Earthly pleasures and delights

The Natural History Museum’s Earth Science Galleries, due to open this month, take a radical and exciting approach to a difficult subject. And it’s largely thanks to Neal Potter, says Beverley Cohen

As a designer, how do you receive commissions? Perhaps you hear about a project, contact the relevant person, hope to get invited to pitch. If you’re prominent, you may be asked to pitch. If you’re a bit renowned you might be offered the job outright.

For Neal Potter, of Surrey-based consultancy Neal Potter Design Associates, a 1m job arrived on his fax machine from a client in Lisbon.

“Knowing the great quality of your work as an exhibition designer… it would be a great honour for us if you could think about an eventual collaboration as the designer of our exhibition,” said Gabriela Cerqueira, director of Parque Expo ’98, which is organising a major exhibition called Looking at the Century as part of Lisbon’s Expo ’98 (DW 28 June).

“The British Council and the British Embassy in Lisbon flew me over at once to meet them, then said ‘But who are you? We’ve never heard of you’,” says Potter.

For those not au fait with exhibition design, this is a valid question. Potter employs only two full-time designers and acknowledges: “A lot of clients come and say ‘where is everybody?’ They expect lots of flunkeys making coffee and often it’s only me.”

But despite its size, the consultancy has worked on some of the decade’s most high-profile projects, alongside many of exhibition design’s larger heavyweights, including Met Studio and Event.

All three have collaborated on the National History Museum’s 12m Earth Science Galleries. Potter’s contribution is a radical concept in the main atrium of the galleries, which will be opened by the National Heritage Secretary Virginia Bottomley on 17 July.

Potter’s globe device lures visitors in to view Met Studio’s Restless Surface gallery and Event’s Powerful Earth gallery. The 418m2 main atrium is 20m-high, and is the first area a visitor will see.

The old Geological Museum has not had the best of press in the past. It has been perceived as musty, dusty and fusty, with lots of boring looking things in glass cases… the sort of place that not even school parties visit. So the Natural History Museum hadn’t much to lose and a significant amount to gain by going with Potter’s minimalist approach.

But given the traditional client aversion to all things radical in exhibition design, Potter acknowledges that the Natural History Museum “had a lot of courage to choose my concept. It’s a big risk really, they could have gone for something safe.”

Six sculptures by Michael Whiteley Associates “set up and establish science as the only way”, according to Potter. A man in a spacesuit looks back at the earth and realises “what a great planet he lived on”. Medusa seems to have turned a stalagmite into stone, and Atlas bows under the weight of the earth.

But it’s hard to concentrate on the sculptures when you see what Potter means by the “big risk”. One of the longest escalators in the country lures your eyes up to an 10.5m-diameter revolving globe clad in fossils, footprints and tyre marks. The solar system spans the slate walls, theatrical lights provided by DHA will move constantly and the museum’s most important specimens will be recessed into the wall.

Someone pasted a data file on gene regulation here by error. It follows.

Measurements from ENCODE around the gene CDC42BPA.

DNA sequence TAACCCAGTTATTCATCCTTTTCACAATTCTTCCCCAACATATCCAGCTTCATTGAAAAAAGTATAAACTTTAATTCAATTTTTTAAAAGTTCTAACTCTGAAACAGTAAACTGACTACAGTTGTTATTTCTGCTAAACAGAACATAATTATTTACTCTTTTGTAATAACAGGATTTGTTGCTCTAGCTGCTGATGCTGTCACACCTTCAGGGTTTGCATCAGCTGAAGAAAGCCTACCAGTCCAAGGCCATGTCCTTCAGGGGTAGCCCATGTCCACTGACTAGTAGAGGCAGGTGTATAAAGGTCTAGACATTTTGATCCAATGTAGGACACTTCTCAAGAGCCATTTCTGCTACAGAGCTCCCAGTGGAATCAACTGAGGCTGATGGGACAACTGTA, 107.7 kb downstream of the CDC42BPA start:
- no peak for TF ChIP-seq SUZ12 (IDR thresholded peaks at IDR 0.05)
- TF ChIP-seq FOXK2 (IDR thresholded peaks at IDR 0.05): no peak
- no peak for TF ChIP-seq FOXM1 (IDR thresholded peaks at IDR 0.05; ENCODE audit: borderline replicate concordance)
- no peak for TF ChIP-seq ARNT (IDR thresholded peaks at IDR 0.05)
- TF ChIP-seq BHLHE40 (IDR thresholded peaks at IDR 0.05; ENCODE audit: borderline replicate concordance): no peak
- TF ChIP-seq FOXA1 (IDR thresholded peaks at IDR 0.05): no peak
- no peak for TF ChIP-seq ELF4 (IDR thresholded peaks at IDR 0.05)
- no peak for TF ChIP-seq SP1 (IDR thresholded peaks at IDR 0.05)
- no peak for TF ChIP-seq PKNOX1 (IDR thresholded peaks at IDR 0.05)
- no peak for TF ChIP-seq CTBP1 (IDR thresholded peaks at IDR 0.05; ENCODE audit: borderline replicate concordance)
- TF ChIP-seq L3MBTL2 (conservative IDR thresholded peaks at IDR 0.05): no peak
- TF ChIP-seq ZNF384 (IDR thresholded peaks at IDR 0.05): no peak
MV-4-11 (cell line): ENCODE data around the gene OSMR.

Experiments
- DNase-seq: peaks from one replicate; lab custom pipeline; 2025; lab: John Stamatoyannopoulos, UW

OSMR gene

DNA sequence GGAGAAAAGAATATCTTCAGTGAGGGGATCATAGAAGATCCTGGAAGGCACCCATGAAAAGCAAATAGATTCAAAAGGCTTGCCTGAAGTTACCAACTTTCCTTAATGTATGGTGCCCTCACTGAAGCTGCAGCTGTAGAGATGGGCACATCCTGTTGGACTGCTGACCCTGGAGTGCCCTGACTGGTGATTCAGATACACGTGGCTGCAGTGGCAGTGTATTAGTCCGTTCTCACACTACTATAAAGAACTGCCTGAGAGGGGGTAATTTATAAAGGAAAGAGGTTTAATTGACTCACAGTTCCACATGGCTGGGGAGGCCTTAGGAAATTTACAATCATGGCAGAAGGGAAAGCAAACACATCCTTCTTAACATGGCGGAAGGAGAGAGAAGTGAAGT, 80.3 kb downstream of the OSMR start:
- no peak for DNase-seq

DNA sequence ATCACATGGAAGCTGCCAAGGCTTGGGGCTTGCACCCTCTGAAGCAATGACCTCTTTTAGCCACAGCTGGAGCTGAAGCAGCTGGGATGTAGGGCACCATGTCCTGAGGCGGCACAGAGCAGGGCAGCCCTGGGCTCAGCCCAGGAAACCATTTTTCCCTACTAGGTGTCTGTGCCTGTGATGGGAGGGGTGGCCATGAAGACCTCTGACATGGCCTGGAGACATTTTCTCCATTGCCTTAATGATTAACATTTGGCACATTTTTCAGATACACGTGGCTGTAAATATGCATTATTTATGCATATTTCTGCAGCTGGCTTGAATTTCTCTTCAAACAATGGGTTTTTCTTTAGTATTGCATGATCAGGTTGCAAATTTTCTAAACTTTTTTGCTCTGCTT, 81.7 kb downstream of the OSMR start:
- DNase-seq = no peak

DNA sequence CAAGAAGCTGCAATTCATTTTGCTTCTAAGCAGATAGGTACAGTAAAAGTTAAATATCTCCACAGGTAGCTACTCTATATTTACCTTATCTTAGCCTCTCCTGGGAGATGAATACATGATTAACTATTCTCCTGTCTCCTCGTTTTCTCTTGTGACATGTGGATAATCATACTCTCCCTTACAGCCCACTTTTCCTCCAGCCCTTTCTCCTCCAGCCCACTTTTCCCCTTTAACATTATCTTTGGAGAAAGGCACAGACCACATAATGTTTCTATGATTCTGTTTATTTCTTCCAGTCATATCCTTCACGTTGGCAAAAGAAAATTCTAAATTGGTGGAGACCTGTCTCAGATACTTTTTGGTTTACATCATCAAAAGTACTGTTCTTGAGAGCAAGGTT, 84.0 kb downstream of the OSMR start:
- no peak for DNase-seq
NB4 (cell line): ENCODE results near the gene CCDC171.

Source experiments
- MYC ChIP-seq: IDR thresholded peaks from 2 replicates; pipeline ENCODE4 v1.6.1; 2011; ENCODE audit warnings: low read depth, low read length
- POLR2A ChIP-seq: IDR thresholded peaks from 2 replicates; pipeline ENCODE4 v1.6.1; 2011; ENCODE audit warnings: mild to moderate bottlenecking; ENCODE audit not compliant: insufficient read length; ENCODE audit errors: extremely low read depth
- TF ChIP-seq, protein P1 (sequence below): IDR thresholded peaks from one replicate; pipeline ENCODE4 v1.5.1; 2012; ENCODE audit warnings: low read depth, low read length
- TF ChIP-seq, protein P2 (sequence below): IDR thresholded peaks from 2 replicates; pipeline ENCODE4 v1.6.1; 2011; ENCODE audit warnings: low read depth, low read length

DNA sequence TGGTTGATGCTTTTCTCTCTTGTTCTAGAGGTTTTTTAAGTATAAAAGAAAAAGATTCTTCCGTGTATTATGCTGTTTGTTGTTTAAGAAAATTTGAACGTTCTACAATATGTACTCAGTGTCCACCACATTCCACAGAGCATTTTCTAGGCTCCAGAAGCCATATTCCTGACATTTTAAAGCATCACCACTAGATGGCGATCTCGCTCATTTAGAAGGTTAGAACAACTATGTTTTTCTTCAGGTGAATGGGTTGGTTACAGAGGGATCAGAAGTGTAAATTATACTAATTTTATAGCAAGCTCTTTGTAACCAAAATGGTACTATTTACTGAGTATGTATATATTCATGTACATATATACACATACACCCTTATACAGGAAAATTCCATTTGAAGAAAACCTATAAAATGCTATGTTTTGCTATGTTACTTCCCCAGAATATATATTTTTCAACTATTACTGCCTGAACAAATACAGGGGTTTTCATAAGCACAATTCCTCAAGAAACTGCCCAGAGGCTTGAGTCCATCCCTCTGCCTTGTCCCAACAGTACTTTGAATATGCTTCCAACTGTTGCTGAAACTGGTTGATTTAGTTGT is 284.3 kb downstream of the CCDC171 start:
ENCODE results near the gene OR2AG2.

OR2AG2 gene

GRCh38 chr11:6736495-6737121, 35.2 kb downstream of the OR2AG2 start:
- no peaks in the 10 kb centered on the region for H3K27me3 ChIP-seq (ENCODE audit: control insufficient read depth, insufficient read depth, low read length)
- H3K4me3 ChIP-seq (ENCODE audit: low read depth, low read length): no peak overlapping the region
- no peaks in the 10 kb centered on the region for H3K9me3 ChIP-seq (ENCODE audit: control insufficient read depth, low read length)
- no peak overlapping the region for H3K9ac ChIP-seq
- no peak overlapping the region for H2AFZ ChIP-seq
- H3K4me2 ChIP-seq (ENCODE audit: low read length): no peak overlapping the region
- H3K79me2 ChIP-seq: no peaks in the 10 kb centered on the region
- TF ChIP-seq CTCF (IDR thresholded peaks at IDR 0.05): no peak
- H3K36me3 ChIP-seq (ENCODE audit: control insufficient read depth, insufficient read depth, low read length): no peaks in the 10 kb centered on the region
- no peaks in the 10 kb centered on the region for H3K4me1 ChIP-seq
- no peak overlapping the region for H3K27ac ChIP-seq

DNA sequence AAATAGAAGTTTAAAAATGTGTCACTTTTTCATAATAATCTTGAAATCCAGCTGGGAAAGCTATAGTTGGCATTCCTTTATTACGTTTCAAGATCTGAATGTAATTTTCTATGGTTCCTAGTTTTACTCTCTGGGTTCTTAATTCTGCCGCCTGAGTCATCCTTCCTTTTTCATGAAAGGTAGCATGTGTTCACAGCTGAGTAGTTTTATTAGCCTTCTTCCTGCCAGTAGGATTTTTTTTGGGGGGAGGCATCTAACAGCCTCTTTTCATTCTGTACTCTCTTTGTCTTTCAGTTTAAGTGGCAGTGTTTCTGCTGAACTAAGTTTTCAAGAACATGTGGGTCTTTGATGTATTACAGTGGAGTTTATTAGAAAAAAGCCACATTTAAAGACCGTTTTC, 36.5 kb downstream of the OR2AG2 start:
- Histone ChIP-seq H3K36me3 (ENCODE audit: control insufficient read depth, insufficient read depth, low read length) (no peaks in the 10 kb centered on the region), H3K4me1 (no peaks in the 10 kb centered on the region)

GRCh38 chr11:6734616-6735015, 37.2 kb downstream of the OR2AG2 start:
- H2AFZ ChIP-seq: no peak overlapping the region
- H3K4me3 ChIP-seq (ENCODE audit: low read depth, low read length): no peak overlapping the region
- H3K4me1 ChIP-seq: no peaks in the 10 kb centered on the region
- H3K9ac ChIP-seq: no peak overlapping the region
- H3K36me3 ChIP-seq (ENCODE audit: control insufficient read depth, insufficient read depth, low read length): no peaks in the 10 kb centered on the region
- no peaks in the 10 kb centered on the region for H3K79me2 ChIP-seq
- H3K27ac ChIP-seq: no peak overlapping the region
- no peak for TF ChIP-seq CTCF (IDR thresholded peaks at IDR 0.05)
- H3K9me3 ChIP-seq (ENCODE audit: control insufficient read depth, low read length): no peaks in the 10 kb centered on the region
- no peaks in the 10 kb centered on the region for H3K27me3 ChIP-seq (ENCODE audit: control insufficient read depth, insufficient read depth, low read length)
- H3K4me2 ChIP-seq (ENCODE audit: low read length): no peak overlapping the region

That’s it. No clutter. “Other clients would insist on throwing all the specimens they had in this space, it’s so huge. We’re holding back, pacing it. A globe could be seen as predictable, but sometimes a simple idea is what you need,” says Potter, who got the idea “after three bottles of Rioja”.

In terms of career turning points, Potter’s came with his design concepts for the Museum of the Moving Image on London’s South Bank in 1988. Potter designed all the exhibitions for the museum, and it’s the work he’s probably best known for.

With regard to the compact nature of his consultancy, Potter says he doesn’t like the way a lot of the bigger consultancies work and finds it hard to win a project only to pass on the client and design work to someone else.

He has experienced being part of a big consultancy, having worked with RSCG Conran Design and at a director level with Event. “I left after two months. Event wanted me to go out and win jobs, then hand them over to someone else. I’m not a salesman,” says Potter vehemently.

Cerqueira did her homework before she asked Potter to be part of the design team. He designed the British Pavilion at Seville’s Expo ’92 alongside the RSCG Conran Design team, and pavilions at Expo ’85 in Japan and Expo ’86 in Canada.

He’s also been working on a 10 000m2 complex to act as “a public face with an entertaining slant and exhibition space” for the Singapore government, which will be unveiled on 23 November.

Potter is a master of entertainment. “I provide entertainment from an educational base. I think I have a feeling about how to balance the academic with popular appeal.” He takes pleasure in feeling his way through a design problem in the most radical way possible. “It reached a peak on the Seville Expo. We employed a mime artist to stand up in front of Peter Lilley. People left over it,” he says. But he got his way and the mime artist won through.

The Earth Galleries are perilously close to opening. Yet they are still a building site, and it’s hard to picture Bottomley switching on the lights in two weeks’ time. But Potter is calm…

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